By Nathan Schmidt
Organizing for change is never easy. Sustaining a movement is even harder. We have all seen the awakening of long slumbering political movements over the last year, from the women’s march following the election to the Indivisible groups popping up all over Kansas and the nation. Energy is the key to getting any movement off the ground, but hope, focus, and visible results are what sustains it.
We live in a red state (ask any of the pundits and they will tell you so). They will point to our elected officials that garner national attention for conservative policies, the dominance of the Republican Party across the board and the lack of strong progressive opposition to them. They aren’t wrong but they also aren’t looking at the whole picture. The largest group of eligible voters in this state and this country are not Republicans, nor are they Democrats, or even Independents. The largest and most powerful group are those who don’t vote at all. As a progressive Democrat, I see the potential to uproot the current political structure and advance the cause that has begun to take hold across this country.
It doesn’t take much, even in a state like Kansas, to turn the political winds when you look at the untapped potential out there. Millennials, the largest generation this country has ever seen, will soon be the largest and most powerful block of voters in the country, up to 40% of the electorate by 2020. They share progressive social values, embrace diversity, and want opportunity for all, but they don’t currently vote in numbers representative of their power.
Change doesn’t require moderating our principles in order to appeal to a Republican faction that has long rejected our beliefs. Of course we want them to join us, but not at the expense of what we stand for. Change requires a much simpler event, increasing the participation of those who already share those values but don’t see a vehicle to express them. A relatively small increase in the participation of those who share our beliefs would create a huge change in the makeup of our elected officials.
It is time to turn this potential into action, our passion into results. It is time to demand candidates willing to stand up for Democratic issues and to support those candidates willing to actually take a stance. Our demands are not unreasonable. We remain the only developed nation on earth without universal health care despite being the wealthiest nation on the planet. We are denying opportunity to our best and brightest by making higher education a debt they bear for decades to come. We saw our nation build the world’s greatest infrastructure after WWII only to see it crumble and fall behind in the decades after. These are not extremist positions, they are common sense solutions to our real problems.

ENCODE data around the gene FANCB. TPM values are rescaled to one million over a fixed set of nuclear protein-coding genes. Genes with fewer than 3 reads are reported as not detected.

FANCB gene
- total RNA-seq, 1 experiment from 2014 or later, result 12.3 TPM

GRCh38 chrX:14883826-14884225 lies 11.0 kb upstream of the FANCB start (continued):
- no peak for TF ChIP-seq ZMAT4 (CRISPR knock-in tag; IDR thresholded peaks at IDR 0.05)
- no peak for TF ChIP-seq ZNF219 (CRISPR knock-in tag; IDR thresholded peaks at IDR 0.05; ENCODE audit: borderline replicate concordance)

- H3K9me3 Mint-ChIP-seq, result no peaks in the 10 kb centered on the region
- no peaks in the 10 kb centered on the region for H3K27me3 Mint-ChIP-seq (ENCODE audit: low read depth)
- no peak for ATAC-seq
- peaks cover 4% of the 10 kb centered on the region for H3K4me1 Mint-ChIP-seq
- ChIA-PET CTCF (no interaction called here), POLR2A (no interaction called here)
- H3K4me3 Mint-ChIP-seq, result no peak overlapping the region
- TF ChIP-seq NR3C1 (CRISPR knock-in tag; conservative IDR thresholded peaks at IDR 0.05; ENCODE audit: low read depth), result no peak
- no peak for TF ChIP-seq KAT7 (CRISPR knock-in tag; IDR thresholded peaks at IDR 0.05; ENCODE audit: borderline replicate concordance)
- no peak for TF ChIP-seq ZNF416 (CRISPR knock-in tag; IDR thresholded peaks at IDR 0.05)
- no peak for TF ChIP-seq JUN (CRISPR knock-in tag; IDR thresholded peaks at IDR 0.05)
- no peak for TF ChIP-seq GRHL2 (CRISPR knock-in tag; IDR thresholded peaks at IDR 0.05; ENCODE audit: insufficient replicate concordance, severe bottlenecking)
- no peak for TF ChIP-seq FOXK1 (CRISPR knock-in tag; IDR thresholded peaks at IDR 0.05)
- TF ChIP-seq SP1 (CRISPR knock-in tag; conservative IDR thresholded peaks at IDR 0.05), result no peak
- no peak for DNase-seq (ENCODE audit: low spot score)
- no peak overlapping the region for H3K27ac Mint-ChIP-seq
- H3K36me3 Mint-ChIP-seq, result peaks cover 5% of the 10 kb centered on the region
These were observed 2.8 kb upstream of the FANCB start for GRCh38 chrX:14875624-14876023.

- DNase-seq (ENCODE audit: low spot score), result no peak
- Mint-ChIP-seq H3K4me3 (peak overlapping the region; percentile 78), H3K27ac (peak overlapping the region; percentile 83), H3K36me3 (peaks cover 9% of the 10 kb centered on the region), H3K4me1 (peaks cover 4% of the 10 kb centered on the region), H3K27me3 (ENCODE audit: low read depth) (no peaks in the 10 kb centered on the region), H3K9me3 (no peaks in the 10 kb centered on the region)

Government is not some separate entity that we only get to yell at or curse. Government is us. We are responsible for the failures in our government and we are also the cure.
Government doesn’t fail. Government does what it is told at the ballot box.
This government is our government. We control its direction, competency, and impact by our actions, but also by our inaction. It is our responsibility to act, to take back the power that has always been ours to begin with. We are not alone, most of you reading this are already involved but you have allies among those who aren’t. You have friends and family, associates and neighbors, who share your ideals but have never felt they have had a voice. There are more like us than opposed to us. Show them what votes can do, show them how our government can once again serve our interests. Talk to them, organize them, drive them to the polls. Energy and outrage can be fleeting, tangible advances and results are what will sustain the movement we are all seeing right now. Now is not the time to shy away from what we believe in. We know the other side doesn’t. It is our nation, our government, let’s be an active part of the solution.